DU cut-offs for science courses dip 1-3 %
The cut-offs for Science courses have dipped further in the third list but the downslide this time is comparatively lesser than the second list. This time the cut-offs have mostly gone down by one to three per cent.
The cut-offs for pure science subjects like Physics, Chemistry and Botany have gone down by one to three per cent at most places, including both popular colleges like Hans Raj, Sri Venkateswara and Kirori Mal and off-campus colleges like ANDC, Dayal Singh and Moti Lal Nehru.
However women colleges like Miranda House and Gargi, which had slightly lowered their cut-offs for science courses in the second list, have closed admissions for almost all subjects. The restructured B.Sc. General courses — B.Sc. Life Sciences and Physical Sciences — have taken a more severe beating than the basic courses.
Maitreyi College, which has closed admissions for most courses, has brought out the list for only these two courses and has lowered the cut-off by four per cent for both. “The B.Sc. general course used to be much more popular earlier but the restructured courses are not doing that well. It is perhaps because the syllabus has not been made that well and students do not prefer it,” said S.R. Arora, Principal of Hans Raj College.
The college has brought down the cut-off for B.Sc Physical Science by three per cent and that of B.Sc. Life Science by two per cent. The most popular Science courses are Mathematics and Statistics as most colleges have closed admissions for these subjects or have lowered the cut-offs marginally.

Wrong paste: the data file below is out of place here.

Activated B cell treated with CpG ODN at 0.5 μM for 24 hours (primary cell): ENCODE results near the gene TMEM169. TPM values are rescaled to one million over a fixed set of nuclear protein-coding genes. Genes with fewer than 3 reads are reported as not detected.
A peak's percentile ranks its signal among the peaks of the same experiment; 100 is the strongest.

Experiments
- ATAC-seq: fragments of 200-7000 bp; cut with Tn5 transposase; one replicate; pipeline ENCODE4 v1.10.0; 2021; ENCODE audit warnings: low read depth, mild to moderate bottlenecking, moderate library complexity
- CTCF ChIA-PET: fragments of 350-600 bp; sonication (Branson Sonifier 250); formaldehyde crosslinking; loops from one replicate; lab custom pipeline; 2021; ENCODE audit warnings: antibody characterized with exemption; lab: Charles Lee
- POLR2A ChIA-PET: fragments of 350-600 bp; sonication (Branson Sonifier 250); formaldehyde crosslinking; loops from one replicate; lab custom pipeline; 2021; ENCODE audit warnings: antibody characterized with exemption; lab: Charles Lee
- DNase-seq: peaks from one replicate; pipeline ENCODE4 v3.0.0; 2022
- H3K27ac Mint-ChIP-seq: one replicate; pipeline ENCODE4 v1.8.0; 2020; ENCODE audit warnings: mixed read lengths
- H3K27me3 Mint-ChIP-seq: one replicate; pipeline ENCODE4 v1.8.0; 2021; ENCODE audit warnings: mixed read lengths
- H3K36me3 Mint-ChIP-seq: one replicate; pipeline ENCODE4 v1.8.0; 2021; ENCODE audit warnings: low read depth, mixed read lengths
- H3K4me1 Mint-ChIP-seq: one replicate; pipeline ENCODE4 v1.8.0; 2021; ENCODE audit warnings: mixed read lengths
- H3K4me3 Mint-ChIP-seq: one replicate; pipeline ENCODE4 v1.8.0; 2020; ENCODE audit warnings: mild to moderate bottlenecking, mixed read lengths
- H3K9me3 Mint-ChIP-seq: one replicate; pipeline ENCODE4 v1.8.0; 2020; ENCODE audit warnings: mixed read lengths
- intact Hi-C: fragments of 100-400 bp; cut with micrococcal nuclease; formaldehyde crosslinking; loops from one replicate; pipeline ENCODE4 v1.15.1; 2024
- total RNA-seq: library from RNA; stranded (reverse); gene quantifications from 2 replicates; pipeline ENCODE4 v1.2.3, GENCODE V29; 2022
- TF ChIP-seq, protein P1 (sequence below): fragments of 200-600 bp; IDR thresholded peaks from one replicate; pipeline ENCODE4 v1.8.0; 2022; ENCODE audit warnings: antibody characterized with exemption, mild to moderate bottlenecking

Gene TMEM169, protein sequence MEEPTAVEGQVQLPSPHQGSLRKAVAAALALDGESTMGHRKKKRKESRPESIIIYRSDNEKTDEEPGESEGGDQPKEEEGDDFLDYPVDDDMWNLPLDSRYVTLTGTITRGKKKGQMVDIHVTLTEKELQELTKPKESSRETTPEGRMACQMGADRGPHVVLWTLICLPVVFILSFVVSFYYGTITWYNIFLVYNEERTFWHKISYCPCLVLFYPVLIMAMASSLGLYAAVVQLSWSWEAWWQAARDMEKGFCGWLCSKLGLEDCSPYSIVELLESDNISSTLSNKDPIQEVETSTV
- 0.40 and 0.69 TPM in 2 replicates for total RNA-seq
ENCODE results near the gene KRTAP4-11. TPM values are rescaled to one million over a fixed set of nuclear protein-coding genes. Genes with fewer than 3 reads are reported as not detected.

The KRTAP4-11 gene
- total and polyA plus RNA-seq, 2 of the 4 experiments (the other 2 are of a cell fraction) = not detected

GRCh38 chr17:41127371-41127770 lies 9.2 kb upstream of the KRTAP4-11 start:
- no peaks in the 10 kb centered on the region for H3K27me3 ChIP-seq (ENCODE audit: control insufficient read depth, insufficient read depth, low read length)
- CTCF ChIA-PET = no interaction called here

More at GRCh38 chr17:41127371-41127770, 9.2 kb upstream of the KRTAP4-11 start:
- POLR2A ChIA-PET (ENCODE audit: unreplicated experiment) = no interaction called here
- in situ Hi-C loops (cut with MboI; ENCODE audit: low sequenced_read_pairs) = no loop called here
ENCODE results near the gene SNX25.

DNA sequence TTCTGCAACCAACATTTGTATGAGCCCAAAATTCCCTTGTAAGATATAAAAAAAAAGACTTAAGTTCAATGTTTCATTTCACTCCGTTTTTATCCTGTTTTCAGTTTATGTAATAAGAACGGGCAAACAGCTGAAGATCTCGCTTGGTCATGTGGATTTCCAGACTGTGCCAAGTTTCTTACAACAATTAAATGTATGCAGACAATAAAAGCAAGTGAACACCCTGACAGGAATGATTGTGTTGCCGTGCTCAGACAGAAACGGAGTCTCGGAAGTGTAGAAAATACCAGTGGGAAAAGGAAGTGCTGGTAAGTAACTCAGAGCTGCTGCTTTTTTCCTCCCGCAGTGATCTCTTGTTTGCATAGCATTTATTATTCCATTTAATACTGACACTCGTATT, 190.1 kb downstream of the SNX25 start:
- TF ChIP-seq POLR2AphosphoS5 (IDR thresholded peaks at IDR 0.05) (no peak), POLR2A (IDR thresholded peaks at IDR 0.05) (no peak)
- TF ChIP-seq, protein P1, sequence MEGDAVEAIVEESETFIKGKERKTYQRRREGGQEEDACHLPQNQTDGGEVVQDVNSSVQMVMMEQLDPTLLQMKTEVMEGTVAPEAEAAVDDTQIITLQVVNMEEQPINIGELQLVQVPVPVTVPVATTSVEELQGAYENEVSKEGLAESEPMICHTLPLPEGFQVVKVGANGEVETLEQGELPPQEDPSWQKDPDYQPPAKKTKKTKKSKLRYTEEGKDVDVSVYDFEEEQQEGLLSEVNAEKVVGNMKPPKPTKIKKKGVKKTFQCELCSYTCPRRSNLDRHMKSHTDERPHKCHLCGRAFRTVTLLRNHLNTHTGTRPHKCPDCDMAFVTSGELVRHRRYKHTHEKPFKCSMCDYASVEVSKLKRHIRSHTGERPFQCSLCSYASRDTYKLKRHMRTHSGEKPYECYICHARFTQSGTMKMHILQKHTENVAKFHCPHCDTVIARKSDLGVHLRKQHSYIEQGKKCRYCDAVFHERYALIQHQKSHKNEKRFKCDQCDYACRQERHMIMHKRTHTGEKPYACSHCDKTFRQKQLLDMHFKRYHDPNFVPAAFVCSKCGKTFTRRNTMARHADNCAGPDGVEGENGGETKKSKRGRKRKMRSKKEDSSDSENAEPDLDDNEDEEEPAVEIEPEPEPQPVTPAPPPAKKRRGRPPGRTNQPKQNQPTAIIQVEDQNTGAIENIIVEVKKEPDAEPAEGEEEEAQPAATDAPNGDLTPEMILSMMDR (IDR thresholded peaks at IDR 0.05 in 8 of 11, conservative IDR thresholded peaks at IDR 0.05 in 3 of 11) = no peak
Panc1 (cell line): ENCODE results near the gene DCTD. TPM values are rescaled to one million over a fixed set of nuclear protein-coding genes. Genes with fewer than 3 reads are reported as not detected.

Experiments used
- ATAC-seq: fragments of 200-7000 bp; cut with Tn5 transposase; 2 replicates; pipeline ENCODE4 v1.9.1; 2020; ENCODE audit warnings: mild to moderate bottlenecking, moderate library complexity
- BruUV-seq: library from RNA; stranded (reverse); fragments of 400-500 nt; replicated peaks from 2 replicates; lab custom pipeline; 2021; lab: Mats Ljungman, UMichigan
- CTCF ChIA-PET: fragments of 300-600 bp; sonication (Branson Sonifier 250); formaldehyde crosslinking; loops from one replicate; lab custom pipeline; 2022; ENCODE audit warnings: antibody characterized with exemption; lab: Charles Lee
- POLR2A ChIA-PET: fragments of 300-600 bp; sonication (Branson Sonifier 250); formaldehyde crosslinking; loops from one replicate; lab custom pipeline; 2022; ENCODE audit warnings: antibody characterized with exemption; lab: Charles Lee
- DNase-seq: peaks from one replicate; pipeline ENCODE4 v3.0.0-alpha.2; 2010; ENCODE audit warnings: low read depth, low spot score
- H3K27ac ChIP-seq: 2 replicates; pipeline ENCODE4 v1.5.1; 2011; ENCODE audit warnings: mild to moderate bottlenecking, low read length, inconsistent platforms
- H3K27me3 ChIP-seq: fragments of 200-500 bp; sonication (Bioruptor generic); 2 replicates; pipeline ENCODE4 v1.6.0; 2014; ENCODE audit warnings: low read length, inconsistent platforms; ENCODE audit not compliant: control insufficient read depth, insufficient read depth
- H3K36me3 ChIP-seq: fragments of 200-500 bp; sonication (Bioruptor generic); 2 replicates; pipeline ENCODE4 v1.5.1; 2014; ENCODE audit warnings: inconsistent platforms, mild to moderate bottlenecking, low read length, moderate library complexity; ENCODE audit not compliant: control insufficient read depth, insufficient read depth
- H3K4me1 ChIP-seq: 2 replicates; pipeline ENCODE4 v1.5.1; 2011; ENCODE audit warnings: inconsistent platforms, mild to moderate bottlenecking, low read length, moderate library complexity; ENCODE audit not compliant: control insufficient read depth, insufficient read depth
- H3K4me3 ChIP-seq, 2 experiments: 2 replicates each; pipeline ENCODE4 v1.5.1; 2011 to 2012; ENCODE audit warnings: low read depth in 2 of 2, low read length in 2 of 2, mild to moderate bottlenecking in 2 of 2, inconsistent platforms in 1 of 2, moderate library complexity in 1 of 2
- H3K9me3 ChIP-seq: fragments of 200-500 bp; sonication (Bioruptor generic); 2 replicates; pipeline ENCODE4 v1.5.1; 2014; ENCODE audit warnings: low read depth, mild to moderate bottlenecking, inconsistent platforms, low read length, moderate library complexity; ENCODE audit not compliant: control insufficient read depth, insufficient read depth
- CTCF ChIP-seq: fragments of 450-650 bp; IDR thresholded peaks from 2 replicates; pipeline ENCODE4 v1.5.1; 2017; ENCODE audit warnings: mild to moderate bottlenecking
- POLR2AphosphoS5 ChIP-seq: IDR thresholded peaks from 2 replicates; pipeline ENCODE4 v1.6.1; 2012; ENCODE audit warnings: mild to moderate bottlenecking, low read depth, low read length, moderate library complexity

It is another reason why Maths (Hons.) is very popular. Sri Venkateswara College Principal A.S. Reddy said students feel studying this course would make it easy for them to take up a MBA course later. Admission to another popular course, Computer Science Honours, has also been closed at many colleges or the cut-offs slightly lowered by other colleges.
“I had opted for Computer Science at most colleges as I wanted to do a professional course and a pure science one because that would not give me a job,” said Arjun Behl, who had queued up at a counter at Keshav Mahavidyalaya.
The reason most Delhi University colleges have to come out with a fourth or even fifth list for science courses is because they face a high dropout rate. As a result, all colleges usually fill up three times the number of seats they have.
The first preference of students is to go for engineering and medical courses and a seat in a DU college is just a back up for them.